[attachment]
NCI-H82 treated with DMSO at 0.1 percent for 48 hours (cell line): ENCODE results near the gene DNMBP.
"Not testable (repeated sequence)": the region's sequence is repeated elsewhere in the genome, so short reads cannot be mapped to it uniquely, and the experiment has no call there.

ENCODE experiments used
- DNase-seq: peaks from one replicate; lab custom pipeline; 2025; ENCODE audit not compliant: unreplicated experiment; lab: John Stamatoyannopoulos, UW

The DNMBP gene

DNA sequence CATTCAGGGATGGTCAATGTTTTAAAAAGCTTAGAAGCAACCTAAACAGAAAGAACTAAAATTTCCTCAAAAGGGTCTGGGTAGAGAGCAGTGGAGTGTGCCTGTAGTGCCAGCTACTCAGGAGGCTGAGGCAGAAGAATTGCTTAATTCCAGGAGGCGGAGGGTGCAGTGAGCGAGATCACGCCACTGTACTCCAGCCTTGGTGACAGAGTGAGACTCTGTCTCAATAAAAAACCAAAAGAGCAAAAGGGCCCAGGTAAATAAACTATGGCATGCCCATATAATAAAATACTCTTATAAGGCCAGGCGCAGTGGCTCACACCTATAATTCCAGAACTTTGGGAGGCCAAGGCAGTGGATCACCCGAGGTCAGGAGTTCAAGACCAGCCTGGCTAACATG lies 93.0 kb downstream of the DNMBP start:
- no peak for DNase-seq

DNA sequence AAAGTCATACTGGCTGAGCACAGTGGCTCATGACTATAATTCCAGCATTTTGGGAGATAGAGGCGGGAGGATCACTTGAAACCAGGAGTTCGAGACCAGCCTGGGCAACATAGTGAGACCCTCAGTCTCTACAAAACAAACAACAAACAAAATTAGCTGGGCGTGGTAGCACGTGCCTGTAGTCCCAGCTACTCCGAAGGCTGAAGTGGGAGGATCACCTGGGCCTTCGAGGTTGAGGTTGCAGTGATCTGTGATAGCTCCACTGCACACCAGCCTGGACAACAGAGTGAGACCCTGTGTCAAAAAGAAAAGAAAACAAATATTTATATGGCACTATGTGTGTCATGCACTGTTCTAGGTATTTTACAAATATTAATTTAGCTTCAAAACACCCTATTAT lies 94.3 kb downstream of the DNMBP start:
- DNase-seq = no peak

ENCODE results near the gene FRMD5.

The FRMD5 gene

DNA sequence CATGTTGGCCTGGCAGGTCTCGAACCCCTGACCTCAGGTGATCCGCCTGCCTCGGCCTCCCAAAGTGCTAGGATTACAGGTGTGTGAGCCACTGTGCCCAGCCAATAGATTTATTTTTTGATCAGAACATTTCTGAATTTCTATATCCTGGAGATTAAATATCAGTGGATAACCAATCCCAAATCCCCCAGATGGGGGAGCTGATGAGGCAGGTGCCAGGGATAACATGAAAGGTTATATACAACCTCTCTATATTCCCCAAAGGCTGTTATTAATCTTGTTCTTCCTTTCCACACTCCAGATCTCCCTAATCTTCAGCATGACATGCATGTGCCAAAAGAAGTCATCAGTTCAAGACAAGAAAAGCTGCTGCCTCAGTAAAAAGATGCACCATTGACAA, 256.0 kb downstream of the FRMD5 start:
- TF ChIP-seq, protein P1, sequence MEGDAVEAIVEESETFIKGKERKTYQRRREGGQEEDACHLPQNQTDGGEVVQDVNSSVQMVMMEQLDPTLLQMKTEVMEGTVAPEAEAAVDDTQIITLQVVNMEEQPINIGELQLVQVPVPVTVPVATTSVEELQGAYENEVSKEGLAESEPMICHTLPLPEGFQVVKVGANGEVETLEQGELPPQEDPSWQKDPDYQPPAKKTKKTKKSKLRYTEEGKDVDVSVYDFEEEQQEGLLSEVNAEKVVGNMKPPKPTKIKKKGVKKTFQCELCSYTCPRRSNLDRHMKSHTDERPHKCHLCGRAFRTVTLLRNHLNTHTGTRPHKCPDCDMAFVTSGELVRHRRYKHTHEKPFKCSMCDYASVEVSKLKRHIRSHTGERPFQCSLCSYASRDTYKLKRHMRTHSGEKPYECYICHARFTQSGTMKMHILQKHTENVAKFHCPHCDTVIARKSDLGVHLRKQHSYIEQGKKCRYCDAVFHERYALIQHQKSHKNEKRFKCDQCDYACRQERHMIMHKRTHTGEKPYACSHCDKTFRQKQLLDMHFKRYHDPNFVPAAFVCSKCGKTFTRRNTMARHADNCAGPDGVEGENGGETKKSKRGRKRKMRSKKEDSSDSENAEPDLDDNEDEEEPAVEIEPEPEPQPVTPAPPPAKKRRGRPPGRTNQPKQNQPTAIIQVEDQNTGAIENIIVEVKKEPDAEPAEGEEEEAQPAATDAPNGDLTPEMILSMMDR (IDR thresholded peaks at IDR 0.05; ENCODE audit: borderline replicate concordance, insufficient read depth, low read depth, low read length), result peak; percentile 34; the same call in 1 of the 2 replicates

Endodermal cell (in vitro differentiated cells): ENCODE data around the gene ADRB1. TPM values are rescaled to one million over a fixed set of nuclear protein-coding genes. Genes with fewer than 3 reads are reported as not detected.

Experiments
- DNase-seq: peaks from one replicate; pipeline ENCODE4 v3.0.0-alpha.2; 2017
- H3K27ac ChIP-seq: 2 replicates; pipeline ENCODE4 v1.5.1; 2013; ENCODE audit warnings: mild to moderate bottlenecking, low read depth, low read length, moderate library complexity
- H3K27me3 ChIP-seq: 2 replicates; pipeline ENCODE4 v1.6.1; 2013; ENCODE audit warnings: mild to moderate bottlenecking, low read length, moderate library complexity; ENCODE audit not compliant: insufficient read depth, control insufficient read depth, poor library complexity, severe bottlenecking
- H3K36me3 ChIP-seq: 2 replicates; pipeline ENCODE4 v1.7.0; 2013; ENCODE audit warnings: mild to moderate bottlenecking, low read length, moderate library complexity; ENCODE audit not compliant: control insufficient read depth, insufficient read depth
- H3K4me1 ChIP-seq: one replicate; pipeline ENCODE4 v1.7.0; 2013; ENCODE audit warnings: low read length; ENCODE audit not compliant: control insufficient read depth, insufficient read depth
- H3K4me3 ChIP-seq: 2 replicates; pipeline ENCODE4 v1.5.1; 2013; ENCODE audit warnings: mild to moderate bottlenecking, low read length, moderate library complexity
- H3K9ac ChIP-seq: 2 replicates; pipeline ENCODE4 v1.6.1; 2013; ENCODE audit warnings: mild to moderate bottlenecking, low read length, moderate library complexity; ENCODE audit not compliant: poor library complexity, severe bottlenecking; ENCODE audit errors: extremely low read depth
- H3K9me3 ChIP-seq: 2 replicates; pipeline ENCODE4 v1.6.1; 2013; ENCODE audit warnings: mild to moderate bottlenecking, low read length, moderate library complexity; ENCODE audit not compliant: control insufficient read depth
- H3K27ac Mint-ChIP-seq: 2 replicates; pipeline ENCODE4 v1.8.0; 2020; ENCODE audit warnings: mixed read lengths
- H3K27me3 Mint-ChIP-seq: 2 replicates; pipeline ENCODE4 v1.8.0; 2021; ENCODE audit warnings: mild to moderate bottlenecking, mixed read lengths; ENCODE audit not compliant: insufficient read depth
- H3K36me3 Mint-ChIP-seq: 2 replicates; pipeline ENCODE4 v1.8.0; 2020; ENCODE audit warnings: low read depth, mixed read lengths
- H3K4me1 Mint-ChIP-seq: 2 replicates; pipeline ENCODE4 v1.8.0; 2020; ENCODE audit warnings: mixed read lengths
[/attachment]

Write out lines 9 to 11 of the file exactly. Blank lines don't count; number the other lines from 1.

- DNase-seq = no peak

ENCODE results near the gene FRMD5.

The FRMD5 gene